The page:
Unsharing the Database

Randy Shoup
- San Francisco, CA

At Stitch Fix, we are currently tackling a pretty common problem among fast-growing startups in the process of scaling. Our applications are overdependent on a shared database, and in order for us to uncouple the various engineering teams from one another and to grow our applications to the next level, we need to unshare it. This blog post will talk about the problems we are trying to solve, and the stepwise approach we are taking to solve them.

How We Got Here

We have set ourselves up for success in many ways:

  • We have organized ourselves into small, independent teams strongly aligned with different business areas
  • Each team is responsible for its own particular set of applications and services
  • We practice TDD and Continuous Delivery, and release software multiple times per day
  • We embrace a DevOps culture where the team that builds an application is responsible for running and maintaining it

Like the other companies who follow this model (Google, Amazon, Netflix, etc.), we do this to decouple teams from one another and enable them to move forward quickly and independently. We also believe that giving autonomy and agency to individual teams motivates every engineer to bring their best.

Getting to this point has been an evolutionary process, though, where we started small and have grown over time. Just as with biological evolution, some of the vestiges of the earliest phases of our development are still visible. And one of the (biggest) vestiges is the fact that most of our applications read and write to a shared database.

The Shared Database

For an early- and mid-stage startup, a monolithic database is absolutely the appropriate architecture choice. With a small team and a small company, a single shared database made it simple to get started. Moving fast meant being able to make rapid changes across the entire system. A shared database made it very easy to join data between different tables, and it made transactions across multiple tables possible. These are pretty convenient.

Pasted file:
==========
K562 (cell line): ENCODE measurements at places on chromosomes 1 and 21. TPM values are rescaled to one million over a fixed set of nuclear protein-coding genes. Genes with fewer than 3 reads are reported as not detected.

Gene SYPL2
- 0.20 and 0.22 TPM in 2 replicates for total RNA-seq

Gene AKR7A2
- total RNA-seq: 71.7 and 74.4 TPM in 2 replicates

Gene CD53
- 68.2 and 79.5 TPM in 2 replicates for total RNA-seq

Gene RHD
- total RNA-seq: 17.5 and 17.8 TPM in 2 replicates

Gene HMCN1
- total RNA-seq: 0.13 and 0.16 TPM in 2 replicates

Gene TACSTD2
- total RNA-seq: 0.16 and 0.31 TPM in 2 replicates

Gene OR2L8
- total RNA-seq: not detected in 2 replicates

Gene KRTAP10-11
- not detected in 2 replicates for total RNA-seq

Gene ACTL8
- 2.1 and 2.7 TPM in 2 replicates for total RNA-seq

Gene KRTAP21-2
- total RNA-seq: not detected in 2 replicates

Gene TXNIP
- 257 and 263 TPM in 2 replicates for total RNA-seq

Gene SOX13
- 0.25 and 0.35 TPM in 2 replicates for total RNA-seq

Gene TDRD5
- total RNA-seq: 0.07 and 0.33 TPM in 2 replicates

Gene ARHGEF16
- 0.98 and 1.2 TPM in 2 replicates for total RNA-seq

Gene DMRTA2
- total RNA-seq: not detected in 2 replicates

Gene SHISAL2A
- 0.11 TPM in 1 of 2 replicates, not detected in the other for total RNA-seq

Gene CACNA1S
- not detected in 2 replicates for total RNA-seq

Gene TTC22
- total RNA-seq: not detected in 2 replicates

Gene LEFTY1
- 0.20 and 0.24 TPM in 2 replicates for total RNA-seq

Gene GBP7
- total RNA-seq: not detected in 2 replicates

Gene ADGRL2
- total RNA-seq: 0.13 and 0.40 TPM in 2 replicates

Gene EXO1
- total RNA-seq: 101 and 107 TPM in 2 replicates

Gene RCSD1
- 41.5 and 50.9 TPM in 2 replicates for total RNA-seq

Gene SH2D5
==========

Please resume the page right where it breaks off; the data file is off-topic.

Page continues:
As we have gotten larger, those benefits have become liabilities. It has become a single point of failure, where issues with the shared database can bring down nearly all of our applications. It has become a performance bottleneck, where long-running operations from one application can slow down others. Finally, and most importantly, the shared database has become a coupling point between teams, slowing down our ability to make changes.

Enter Services

Our approach to unsharing the shared database is to move individual pieces of the shared database into private databases owned by individual services. Instead of having applications communicate by reading and writing common tables in a shared database, we encapsulate that functionality in a service which owns and manages the storage, and applications use the service interface.

As our industry has learned through painful experience, a service-oriented architecture with shared storage is an anti-pattern. In order to be effective, services need to be completely isolated from one another, and the only way to read and write a service’s data should be through its supported interface.

Sharing a database underneath encourages backdoor violations of the interface contract, because its data can be read and written directly. It bypasses business logic, and makes it impossible to enforce invariants inside the service. Worse, because the internal implementation details of the service are implicitly exposed, it makes it impossible to safely change them. The service cannot, for example, safely introduce a cache or use an alternate storage mechanism.

eBay’s first foray into SOA—circa 2008—ended up failing for exactly this reason. There was a lot of careful and concerted effort designing and implementing reasonable service interfaces, and they were nicely orthogonal and decoupled. But all the underlying databases were still shared. This meant that the services were actually not isolated from one another, so one service’s operations could have unexpected side effects on another’s data. It also meant that an application did not have to use the service interface to get its job done—it could continue reading and writing directly to the underlying tables as it had always done.